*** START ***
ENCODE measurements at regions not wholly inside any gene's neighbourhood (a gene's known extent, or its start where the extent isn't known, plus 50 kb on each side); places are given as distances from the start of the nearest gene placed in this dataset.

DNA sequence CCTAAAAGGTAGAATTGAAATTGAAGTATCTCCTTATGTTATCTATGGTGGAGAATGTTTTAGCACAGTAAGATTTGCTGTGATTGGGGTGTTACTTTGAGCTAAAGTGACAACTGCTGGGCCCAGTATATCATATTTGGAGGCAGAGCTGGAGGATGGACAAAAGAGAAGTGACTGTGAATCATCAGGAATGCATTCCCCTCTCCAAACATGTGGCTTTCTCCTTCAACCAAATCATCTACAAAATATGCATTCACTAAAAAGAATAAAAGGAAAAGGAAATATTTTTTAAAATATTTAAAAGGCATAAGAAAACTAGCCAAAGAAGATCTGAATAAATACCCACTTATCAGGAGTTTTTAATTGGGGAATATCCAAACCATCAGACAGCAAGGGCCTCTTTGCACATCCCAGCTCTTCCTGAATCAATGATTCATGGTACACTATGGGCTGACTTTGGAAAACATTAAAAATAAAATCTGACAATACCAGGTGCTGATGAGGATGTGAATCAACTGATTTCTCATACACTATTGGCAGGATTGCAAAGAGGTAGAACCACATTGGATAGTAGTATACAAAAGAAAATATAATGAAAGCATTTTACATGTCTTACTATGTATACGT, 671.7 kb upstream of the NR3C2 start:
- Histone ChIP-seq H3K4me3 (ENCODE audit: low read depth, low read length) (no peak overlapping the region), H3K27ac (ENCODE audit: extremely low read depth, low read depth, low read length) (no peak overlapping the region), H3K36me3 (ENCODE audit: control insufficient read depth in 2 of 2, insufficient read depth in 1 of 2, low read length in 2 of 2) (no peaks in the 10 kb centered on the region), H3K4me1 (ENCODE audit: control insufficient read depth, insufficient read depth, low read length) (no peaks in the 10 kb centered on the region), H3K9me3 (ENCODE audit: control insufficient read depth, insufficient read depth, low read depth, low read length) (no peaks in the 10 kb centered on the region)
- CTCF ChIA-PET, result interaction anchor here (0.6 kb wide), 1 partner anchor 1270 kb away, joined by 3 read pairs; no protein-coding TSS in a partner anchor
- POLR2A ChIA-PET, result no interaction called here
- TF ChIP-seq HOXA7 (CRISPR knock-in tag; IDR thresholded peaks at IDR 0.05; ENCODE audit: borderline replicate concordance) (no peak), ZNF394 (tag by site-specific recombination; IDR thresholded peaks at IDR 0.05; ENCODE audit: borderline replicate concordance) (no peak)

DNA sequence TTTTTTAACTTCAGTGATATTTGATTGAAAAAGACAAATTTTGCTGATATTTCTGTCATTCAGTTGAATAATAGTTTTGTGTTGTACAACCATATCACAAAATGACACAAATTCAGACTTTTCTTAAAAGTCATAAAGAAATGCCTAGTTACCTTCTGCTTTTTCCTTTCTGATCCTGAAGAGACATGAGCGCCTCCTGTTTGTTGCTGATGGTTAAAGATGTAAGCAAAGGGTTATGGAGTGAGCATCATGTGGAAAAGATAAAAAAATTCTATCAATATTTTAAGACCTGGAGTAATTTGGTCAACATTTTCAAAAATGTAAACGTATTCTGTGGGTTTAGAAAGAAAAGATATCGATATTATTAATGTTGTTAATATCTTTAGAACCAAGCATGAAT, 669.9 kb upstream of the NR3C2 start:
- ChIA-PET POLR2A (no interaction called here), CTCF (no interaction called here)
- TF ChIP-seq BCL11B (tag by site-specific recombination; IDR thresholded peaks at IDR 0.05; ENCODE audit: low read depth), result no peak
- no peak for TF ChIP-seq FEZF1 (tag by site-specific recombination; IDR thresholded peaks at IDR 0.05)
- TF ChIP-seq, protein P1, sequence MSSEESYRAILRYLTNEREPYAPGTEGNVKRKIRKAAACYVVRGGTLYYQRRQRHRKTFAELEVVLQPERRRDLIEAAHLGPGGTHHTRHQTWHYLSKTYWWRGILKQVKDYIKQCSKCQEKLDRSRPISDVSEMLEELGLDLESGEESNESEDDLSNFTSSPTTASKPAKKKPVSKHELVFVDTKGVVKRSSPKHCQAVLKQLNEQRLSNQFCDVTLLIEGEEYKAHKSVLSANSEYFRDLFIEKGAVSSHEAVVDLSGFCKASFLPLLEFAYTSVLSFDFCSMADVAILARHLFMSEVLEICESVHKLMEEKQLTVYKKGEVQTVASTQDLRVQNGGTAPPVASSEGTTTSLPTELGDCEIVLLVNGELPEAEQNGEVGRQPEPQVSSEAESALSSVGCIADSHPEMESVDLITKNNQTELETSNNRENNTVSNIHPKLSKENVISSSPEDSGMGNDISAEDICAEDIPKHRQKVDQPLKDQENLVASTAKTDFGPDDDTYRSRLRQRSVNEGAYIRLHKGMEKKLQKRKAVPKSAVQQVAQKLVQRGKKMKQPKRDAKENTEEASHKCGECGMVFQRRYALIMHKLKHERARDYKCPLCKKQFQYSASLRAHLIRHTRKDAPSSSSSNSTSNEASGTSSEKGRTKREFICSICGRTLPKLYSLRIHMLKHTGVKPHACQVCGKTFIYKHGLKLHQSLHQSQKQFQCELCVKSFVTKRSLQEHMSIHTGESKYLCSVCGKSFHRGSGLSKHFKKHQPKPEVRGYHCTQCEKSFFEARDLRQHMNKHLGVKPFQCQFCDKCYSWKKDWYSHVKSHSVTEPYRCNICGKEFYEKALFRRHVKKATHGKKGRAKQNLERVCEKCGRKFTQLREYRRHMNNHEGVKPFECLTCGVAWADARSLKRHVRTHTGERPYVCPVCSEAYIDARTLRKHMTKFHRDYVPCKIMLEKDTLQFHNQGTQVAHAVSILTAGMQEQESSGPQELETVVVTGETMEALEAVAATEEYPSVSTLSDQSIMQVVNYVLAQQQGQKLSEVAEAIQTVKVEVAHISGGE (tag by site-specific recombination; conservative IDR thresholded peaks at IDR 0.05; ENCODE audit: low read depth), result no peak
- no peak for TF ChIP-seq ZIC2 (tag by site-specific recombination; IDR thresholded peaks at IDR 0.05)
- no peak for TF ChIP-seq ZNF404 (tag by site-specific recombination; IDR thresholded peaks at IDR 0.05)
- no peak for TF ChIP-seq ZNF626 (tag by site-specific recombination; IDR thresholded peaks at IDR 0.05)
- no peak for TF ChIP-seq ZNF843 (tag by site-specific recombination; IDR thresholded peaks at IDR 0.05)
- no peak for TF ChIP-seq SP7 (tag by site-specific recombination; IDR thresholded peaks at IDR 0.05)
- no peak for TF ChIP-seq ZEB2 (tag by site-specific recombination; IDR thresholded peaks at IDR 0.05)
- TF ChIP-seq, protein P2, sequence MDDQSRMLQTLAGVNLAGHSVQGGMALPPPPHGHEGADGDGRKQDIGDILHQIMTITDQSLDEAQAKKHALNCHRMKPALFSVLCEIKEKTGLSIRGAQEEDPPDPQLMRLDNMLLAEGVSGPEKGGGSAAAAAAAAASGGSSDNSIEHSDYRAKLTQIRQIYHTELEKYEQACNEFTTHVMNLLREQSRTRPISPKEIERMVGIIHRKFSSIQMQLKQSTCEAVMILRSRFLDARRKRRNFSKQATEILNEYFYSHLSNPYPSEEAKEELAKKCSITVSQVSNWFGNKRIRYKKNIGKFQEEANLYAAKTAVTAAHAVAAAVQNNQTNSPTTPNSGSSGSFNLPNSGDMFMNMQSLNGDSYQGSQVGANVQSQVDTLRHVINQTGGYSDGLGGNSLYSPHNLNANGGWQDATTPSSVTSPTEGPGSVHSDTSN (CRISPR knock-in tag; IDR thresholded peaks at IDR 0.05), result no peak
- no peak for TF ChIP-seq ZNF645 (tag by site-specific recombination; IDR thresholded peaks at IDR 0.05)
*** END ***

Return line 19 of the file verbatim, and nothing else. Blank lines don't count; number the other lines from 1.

- no peak for TF ChIP-seq ZNF645 (tag by site-specific recombination; IDR thresholded peaks at IDR 0.05)